David C. Holzman Shatters Addiction Myths

David C. Holzman Shatters Addiction Myths by Lynn R. Webster @LynnRWebsterMD

Addiction Is a Complex Disease

In a WBUR CommonHealth article, “How I Was Seduced By Cigarettes, And What Set Me Free,David C. Holzman bravely recalled his struggle with the addiction of nicotine. He was honest enough to describe the stressors in his life that made him vulnerable to the addiction and the changes of fortune that helped him to recover.

Holzman’s article can help dispel some common myths about addiction.

As the American Psychiatric Association says, “Addiction is a complex condition, a brain disease that is manifested by compulsive substance use despite harmful consequence.” That is correct, but many people define addiction incorrectly.

Misunderstandings About Addiction

Regrettably, some journalists and providers are so confused about the meaning of the word that they incorrectly label innocent babies as “addicts.” In those cases, the reporters generally confuse withdrawal symptoms with addiction, and they mistakenly refer to babies born with Neonatal Abstinence Syndrome (NAS) as drug addicted. This label can stigmatize babies for the rest of their lives.

Many providers similarly misunderstand addiction. If people request a particular pain medication or if they experience withdrawal, they could be inappropriately labeled addicted.

Others believe that addiction is a moral failing rather than a chronic disease. Former U.S. Surgeon General Vivek Murthy is among those who want this mistake remedied.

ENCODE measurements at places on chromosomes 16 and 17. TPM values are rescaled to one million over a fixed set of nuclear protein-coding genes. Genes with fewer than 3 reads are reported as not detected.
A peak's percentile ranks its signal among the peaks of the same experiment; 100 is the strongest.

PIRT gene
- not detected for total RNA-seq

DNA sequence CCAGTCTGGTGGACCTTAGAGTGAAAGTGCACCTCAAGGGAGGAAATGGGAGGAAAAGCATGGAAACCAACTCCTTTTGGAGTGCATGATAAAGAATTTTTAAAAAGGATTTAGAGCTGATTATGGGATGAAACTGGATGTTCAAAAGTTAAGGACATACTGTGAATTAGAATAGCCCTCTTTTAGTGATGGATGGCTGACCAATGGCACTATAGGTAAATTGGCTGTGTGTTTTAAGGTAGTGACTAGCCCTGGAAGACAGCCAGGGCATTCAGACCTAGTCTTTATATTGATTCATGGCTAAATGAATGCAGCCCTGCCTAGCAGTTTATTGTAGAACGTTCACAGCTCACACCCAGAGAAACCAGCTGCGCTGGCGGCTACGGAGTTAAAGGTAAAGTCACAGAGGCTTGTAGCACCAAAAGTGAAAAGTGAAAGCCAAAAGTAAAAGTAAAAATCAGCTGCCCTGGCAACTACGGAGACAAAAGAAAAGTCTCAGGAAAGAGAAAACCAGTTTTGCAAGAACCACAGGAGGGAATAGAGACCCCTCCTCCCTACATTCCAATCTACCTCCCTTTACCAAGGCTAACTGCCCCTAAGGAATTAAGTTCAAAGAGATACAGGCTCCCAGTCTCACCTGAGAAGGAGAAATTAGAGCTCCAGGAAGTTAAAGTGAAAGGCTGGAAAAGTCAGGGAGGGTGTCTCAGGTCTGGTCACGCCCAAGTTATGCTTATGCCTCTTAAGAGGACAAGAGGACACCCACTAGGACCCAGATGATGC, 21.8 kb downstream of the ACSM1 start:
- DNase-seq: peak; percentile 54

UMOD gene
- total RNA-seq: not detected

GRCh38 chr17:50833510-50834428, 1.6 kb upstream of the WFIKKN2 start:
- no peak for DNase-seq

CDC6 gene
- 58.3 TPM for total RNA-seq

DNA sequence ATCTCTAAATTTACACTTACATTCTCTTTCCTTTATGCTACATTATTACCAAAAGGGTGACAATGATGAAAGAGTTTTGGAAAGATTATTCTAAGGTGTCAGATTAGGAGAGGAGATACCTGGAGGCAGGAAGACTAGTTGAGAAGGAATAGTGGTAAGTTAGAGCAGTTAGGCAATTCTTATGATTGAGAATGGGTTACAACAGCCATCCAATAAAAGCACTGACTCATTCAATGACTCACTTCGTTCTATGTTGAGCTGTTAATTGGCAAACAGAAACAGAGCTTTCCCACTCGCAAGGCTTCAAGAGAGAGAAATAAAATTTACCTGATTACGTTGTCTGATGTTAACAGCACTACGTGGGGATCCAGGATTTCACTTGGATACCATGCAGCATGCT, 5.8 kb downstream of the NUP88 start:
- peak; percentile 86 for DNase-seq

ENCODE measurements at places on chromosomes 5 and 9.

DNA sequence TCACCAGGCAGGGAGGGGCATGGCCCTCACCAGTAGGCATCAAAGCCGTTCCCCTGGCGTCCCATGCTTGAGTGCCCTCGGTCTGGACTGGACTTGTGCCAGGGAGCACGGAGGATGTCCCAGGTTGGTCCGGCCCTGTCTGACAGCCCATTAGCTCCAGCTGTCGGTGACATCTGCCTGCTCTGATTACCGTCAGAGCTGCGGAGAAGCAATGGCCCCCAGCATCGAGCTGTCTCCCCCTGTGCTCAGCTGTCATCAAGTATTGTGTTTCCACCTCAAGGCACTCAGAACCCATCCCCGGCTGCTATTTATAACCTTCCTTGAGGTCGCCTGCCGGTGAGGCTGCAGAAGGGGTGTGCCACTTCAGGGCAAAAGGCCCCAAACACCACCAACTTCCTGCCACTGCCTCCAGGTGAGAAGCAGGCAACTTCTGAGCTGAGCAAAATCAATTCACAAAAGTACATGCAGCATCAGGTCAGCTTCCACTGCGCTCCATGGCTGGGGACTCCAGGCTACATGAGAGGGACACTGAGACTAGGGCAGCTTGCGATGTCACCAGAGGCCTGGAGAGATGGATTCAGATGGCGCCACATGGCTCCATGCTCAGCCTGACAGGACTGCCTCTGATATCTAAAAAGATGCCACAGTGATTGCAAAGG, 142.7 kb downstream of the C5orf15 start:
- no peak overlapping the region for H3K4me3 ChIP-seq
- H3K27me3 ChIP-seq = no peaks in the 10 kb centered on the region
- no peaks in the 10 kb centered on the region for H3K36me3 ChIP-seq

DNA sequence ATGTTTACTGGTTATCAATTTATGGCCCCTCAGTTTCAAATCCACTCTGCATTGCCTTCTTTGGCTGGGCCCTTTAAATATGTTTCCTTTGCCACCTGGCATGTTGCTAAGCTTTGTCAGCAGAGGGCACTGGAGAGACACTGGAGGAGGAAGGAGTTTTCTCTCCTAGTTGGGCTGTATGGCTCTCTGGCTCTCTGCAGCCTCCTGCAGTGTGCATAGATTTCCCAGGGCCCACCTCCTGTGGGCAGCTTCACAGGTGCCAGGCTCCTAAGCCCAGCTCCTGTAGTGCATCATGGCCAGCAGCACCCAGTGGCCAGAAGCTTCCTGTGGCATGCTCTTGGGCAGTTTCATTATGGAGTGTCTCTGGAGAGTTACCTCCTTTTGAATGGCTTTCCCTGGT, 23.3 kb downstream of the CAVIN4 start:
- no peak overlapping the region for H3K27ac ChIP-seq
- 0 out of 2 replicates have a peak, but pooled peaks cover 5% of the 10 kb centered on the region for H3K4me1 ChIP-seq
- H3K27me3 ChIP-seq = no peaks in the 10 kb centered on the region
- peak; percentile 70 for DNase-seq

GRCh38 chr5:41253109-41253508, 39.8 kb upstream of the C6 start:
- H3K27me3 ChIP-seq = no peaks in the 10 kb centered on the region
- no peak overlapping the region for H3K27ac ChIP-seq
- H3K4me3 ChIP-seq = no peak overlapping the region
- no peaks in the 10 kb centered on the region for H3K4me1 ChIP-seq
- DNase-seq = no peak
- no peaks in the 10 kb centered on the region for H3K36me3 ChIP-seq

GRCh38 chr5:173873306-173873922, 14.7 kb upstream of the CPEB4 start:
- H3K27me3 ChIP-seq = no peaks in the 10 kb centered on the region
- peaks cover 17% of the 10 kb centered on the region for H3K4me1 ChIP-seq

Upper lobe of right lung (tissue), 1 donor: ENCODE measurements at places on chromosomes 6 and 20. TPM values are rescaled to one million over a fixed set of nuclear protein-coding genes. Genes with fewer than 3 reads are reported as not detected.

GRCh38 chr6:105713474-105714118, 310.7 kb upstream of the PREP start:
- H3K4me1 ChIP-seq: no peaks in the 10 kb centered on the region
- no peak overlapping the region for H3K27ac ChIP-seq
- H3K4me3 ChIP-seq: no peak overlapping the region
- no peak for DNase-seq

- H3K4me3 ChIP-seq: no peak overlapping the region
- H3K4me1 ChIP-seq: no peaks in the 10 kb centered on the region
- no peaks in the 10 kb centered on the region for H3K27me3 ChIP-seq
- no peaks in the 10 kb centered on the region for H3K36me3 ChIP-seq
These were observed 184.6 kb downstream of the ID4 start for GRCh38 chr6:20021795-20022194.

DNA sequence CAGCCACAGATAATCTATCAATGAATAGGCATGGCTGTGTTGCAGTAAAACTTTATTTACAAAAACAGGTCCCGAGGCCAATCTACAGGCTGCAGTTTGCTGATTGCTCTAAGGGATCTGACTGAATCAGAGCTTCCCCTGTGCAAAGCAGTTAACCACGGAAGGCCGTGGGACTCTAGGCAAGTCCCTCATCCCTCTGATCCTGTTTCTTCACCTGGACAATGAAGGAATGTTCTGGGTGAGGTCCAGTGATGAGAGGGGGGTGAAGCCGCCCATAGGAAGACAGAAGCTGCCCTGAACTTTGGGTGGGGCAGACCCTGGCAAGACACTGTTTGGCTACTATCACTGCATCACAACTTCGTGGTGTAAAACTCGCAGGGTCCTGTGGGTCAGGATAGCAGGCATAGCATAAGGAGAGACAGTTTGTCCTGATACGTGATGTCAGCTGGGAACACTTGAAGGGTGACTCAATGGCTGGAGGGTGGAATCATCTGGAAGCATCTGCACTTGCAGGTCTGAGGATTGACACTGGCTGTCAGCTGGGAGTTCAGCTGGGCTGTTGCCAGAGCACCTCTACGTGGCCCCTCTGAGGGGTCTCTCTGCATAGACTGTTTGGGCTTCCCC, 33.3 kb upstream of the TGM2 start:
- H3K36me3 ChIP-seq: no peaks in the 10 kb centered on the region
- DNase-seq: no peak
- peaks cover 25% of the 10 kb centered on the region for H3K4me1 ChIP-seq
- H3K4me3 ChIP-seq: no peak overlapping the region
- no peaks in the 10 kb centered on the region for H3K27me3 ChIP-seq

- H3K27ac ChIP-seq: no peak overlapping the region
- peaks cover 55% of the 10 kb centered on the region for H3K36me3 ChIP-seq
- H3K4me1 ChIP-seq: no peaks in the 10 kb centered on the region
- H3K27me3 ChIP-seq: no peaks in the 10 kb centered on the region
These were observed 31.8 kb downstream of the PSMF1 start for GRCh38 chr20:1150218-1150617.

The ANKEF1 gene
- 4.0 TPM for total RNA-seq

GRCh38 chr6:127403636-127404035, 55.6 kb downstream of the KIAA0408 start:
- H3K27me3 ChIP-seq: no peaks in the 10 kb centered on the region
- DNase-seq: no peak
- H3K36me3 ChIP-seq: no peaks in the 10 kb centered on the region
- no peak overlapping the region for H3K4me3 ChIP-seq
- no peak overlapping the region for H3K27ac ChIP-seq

As CNN correctly points out, addiction is “the result of genetic heritability combined with environmental factors.” Sam Quinones talks about how poverty can invite the disease of addiction into an impoverished community in his book, Dreamland: The True Tale of America’s Opiate Epidemic. Quinones is correct in saying that economic factors can drive people to use drugs, and he includes another important point which is that social issues can also add to the problem.

Disproving the Addiction Myth

Holzman’s first-person account of his battle with nicotine helps disprove the myth that addiction only happens to people with poor track records, little hope, and few prospects.

A Journal Highlights editor for the American Society for Microbiology, and winner of a Plain Language/Clear Communication Award in 2011 from the National Institutes of Health, Holzman said it best in his article: “If anyone should have been immune to taking up smoking, it was me.” However, social factors, combined with a hereditary genetic predisposition, opened the door to addiction for Holzman.

Fortunately, his story points to another truth about the chronic disease that is addiction. Although there may be no cure, for many people, there is hope for recovery for some. Many people — even those with opioid addiction — can evolve beyond their disease depending on how environmental factors play out. Once Holzman successfully dealt with the relationship issues that had tempted him to self-medicate with nicotine, he was able to free himself of the need for nicotine.

Enduring difficult relationships or poor finances can trigger the disease of addiction. Forming loving, supportive relationships or bouncing back from financial stress can help one recover.

Holzman’s addiction did not end his career or his life. His article shatters the myth of addiction which is that one cannot ever escape its grip. The article is beautifully and honestly written, and I hope we can all learn from its messages.



  1. Brian Meshkin on May 7, 2018 at 12:41 pm

    As always, well said my friend.

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